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Re: [John_Lit] Mary

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  • kymhsm
    Mart,
    Message 1 of 48 , Nov 11, 2003
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      Mart,

      <<<Any idea why this Gospel does not name Jesus's is
      mother? It cannot be just sexism , because of the women who
      are named.>>>

      I suspect John's not naming Mary may be for the same reason
      that he is not named. As you would (most likely) know, I believe
      that the Gospel of John followed the Revelation (their dates
      being 62 and 68 respectively). John was named in the
      Revelation, a book which could only be understood in seditious
      terms by the Roman authorities. He does not name himself in
      the gospel – using, instead, the `Beloved Disciple' – to avoid any
      connection with the John of the Revelation and the possible
      consequences if the Roman authorities were to obtain a copy of
      the Apocalypse and pursue its author. In the Gospel John, the
      BD takes Mary into his own care, tradition has it that she went
      with him to Ephesus. As the mother of Jesus, the `Lord of lords
      and King of kings' whose followers worshipped him in place of
      Caesar, she was also in some danger. The silence, then, was
      protection for these two major characters at a time still so close
      to the violence and – to whatever degree – continuing hatred of
      Christians which would have made them persons of
      considerable interest to the authorities.

      Kym Smith
      Adelaide
      South Australia
      khs@...
    • geomelick@AOL.com
      Frank: F. C. Grant saw no problem in a combination of figurative and literal meanings in 1 Peter 5:13. In his article on Mark in the Encyclopedia Americana he
      Message 48 of 48 , Dec 4, 2003
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        Frank:

        F. C. Grant saw no problem in a combination of figurative and literal
        meanings in 1 Peter 5:13. In his article on Mark in the Encyclopedia Americana he
        wrote: "Further, the intimate reference in 1 Peter, joining Mark's greeting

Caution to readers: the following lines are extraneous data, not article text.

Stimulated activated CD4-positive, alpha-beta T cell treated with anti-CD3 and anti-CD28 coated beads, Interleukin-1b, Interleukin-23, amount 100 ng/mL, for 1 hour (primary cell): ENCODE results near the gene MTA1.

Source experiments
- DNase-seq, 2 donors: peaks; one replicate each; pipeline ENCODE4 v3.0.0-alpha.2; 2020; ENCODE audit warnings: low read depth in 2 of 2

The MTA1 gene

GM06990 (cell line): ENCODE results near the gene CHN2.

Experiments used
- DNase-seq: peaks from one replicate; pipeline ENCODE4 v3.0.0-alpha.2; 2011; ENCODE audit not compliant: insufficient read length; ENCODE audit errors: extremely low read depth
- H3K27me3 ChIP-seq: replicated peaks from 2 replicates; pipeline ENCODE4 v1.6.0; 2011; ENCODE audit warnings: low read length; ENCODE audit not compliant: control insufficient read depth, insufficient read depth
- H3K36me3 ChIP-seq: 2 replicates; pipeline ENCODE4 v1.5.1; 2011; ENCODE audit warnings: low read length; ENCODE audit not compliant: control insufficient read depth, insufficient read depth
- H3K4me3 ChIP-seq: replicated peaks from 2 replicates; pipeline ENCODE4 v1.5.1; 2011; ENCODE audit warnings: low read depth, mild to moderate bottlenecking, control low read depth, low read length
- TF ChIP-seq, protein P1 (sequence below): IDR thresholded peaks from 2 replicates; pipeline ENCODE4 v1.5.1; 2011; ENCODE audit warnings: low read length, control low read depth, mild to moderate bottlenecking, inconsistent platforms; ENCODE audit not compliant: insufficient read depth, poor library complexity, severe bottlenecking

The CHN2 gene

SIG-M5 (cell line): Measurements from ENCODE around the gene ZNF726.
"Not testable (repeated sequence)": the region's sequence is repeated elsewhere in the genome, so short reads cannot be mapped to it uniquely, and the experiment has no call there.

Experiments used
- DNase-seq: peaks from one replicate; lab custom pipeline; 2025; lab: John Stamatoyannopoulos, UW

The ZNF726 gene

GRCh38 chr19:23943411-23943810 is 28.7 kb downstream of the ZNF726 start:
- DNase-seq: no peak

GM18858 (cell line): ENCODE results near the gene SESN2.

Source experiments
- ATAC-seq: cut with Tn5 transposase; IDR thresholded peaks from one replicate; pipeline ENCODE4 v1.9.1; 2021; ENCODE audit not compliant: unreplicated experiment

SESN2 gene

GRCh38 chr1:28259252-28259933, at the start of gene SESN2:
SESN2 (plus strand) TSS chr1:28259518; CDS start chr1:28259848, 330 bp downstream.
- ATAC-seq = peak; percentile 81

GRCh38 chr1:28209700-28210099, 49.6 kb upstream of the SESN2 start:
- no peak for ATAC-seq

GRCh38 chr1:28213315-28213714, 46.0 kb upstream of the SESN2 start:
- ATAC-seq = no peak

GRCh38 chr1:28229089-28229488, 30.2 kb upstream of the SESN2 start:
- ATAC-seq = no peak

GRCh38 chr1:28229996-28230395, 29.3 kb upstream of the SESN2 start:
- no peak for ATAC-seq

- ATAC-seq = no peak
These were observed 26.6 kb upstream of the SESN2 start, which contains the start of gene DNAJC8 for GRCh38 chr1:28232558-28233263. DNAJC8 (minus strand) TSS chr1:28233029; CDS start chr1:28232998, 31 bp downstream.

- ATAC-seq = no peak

with Peter's and those of the church in 'Babylon' (Rome?), would be more natural
        if the relationship was physical as well as spiritual." According to Swete,
        huios does not involve a spiritual relationship which in the Pauline Epistles
        is expressed by teknon.

        I have argued previously that Mark was forbidden by Jesus to accompany Peter
        during the Galilean ministry. This did not preclude him from being a disciple
        of John the Baptist. (Mathetes means learner or pupil.) J. E. Bruns wrote
        two articles about the confusion between John and John Mark. In one he quotes
        a document which claims Mark was with the servants at Cana. According to Mark
        6:31, the trip which ended in the feeding of the five thousand was supposed
        to be for a rest and there was no reason to make Mark stay home. Mark could
        have been present when his grandmother was healed, in the fishing boat, and with
        Peter when he went to Jerusalem for the Passover.

        Mark's limited contact with Jesus explains why we have just these relatively
        few stories about Jesus. There were many other things which Jesus did. Could
        John 21:24f be Mark's ending to his notes?

        George Melick, Drexel University (Retired)
        9 Attleboro Court
        Red Bank, NJ 07701
        http://georgemelick.tripod.com
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